NASA's Juno spacecraft passes in front of Jupiter in this artist's depiction. The Juno mission is the first of NASA's three planetary missions launching this year, making 2011 one of the busiest ever in planetary exploration. Image credit: NASA/JPL-Caltech
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CAPE CANAVERAL, Fla. - NASA's Juno spacecraft is set to launch toward Jupiter aboard a United Launch Alliance Atlas V rocket on Aug. 5. The launch window extends from 11:34 a.m. to 12:33 p.m. EDT (8:34 to 9:33 a.m. PDT), and the launch period extends through Aug. 26.
The spacecraft is expected to arrive at Jupiter in 2016, on a mission to investigate the gas giant's origins, structure, atmosphere and magnetosphere. Juno's color camera will provide close-up images of Jupiter, including the first detailed views of the planets' poles.
NASA will host a prelaunch news conference in the News Center at the agency's Kennedy Space Center in Florida on Wednesday, Aug. 3, at 1 p.m. EDT (10 a.m. PDT). Conference participants are:
- Colleen Hartman, assistant associate administrator, Science Mission Directorate NASA Headquarters, Washington
- Omar Baez, NASA launch director at Kennedy Space Center
- Vernon Thorp, program manager, NASA Missions United Launch Alliance, Denver
- Jan Chodas, Juno project manager Jet Propulsion Laboratory, Pasadena, Calif.
- Tim Gasparini, Juno program manager Lockheed Martin Space Systems, Denver
- Clay Flinn, Atlas V launch weather officer 45th Weather Squadron, Cape Canaveral Air Force Station, Fla.
A Juno mission science briefing will follow the prelaunch news conference. Participants are:
- Scott Bolton, Juno principal investigator Southwest Research Institute, San Antonio
- Toby Owen, Juno co-investigator University of Hawaii
- Jack Connerney, Juno instrument lead NASA's Goddard Space Flight Center, Greenbelt, Md.
- Andy Ingersol, Juno co-investigator California Institute of Technology, Pasadena
- Fran Bagenal, Juno co-investigator University of Colorado, Boulder
- Candy Hansen, Juno co-investigator Planetary Science Institute, Tucson, Ariz.
A news conference will be held at the Kennedy News Center approximately 2.5 hours after launch, and a news release will be issued as soon as Juno's condition is determined. Spokespersons will be available for interviews.
NASA Television Coverage On Aug. 3, NASA Television's Media and Education Channels will carry the Juno prelaunch news conference live beginning at 1 p.m. EDT (10 a.m. PDT).
On Aug. 5, NASA Television coverage of the launch will begin at 9 a.m. EDT (6 a.m. PDT) and conclude after spacecraft separation from the Atlas V occurs approximately 53 minutes and 49 seconds after launch.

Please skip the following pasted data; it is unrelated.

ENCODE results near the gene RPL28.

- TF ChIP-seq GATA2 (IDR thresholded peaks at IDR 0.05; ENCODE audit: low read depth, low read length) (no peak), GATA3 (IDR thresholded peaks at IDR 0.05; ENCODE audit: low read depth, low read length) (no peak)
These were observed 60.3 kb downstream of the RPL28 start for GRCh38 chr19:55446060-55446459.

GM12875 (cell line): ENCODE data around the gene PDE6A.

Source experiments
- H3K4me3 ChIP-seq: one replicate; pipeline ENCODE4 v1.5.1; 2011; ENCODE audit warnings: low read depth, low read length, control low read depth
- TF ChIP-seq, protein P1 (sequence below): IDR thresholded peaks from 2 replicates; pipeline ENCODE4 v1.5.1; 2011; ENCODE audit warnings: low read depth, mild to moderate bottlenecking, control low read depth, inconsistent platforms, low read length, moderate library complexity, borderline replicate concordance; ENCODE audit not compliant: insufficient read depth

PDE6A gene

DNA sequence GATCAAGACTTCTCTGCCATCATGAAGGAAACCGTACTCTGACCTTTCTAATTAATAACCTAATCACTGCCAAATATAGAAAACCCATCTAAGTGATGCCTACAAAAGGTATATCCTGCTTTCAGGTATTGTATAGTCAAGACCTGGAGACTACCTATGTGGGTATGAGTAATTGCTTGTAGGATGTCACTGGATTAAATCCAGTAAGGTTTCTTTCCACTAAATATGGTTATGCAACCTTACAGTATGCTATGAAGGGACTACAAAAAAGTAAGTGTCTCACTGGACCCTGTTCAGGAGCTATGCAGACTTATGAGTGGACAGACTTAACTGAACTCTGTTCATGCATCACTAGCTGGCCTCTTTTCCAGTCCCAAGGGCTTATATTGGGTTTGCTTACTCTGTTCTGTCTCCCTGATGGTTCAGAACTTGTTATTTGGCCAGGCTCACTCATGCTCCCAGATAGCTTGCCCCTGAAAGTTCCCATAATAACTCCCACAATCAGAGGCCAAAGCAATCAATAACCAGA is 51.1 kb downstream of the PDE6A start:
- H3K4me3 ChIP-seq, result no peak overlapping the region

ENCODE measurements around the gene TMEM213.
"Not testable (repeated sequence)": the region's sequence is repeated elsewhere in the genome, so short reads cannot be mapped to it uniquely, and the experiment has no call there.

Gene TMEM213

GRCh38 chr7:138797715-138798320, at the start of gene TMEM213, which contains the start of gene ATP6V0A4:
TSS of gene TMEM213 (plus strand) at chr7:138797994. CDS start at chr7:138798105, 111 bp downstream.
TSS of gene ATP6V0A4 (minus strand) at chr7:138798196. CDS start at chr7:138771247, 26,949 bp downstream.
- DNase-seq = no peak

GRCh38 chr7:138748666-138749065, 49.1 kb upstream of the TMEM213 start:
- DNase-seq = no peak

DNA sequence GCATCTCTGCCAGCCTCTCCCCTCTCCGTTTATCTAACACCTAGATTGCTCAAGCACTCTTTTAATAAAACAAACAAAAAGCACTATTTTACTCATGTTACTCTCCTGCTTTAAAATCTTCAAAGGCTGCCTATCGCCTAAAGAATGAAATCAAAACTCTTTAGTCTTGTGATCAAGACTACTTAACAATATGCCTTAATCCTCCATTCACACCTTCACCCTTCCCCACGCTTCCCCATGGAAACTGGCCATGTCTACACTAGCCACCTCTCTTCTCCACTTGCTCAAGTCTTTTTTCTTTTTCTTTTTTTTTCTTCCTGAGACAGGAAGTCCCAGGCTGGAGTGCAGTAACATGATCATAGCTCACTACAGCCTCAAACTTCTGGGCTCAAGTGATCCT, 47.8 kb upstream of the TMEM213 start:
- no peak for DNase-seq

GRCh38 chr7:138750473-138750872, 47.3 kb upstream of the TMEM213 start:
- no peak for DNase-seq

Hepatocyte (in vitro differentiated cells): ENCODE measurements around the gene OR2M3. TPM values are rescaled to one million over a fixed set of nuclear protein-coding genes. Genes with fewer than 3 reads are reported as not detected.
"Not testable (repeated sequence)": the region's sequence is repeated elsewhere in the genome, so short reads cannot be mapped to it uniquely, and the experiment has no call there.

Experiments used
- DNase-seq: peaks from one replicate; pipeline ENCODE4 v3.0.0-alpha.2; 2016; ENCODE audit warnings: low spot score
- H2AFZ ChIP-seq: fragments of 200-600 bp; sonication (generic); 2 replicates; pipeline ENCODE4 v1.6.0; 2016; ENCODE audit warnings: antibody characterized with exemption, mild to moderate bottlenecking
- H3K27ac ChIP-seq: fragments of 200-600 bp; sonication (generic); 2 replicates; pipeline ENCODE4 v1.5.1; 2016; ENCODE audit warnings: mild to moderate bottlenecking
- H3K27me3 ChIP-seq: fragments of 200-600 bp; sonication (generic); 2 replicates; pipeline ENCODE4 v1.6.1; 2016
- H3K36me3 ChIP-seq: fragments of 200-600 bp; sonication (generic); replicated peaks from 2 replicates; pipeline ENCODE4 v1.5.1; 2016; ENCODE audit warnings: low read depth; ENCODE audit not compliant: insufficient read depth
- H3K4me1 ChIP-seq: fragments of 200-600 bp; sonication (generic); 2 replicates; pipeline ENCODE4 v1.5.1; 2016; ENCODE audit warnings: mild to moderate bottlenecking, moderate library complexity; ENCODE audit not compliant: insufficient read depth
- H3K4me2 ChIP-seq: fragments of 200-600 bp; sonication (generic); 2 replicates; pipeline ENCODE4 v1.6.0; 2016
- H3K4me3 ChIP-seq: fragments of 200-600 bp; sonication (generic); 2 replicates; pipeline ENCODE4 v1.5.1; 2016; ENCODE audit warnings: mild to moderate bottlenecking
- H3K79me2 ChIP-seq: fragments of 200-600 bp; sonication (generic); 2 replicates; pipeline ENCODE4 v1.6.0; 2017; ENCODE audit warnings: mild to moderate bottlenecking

For NASA Television downlink information, schedule information and streaming video, visit: http://www.nasa.gov/ntv .
Audio only of the prelaunch news conference and the launch coverage will be carried on 321-867-1220/1240/1260/7135. On launch day, mission audio of launch countdown activities, without NASA TV commentary, will be carried on 321-867-7135 starting at 7 a.m. EDT (4 a.m. PDT). Launch audio also will be available on local amateur VHF radio frequency 146.940 MHz heard within Brevard County.
For extensive prelaunch and launch coverage online, visit: http://www.nasa.gov .
A prelaunch webcast will be streamed at noon EDT (9 a.m. PDT) on Aug. 4. Live countdown coverage through NASA's Launch Blog begins at 9 a.m. EDT (6 a.m. PDT) on Aug. 5. Coverage features live updates as countdown milestones occur, as well as streaming video clips highlighting launch preparations and liftoff. For questions about countdown coverage, contact Jeanne Ryba at 321-867-7824.
To view the webcast and the blog or to learn more about the Juno mission, visit: http://www.nasa.gov/juno .
The news conferences and launch coverage will be streamed live, with a chat available, at http://www.ustream.tv/nasajpl2.
The NASA News Twitter feed will be updated throughout the launch countdown at http://www.twitter.com/nasa . NASA's Jet Propulsion Laboratory, Pasadena, Calif., manages the Juno mission for the principal investigator, Scott Bolton, of Southwest Research Institute in San Antonio. The Juno mission is part of the New Frontiers Program managed at NASA's Marshall Space Flight Center in Huntsville, Ala. Lockheed Martin Space Systems, Denver, built the spacecraft. Launch management for the mission is the responsibility of NASA's Launch Services Program at the Kennedy Space Center in Florida. JPL is a division of the California Institute of Technology in Pasadena.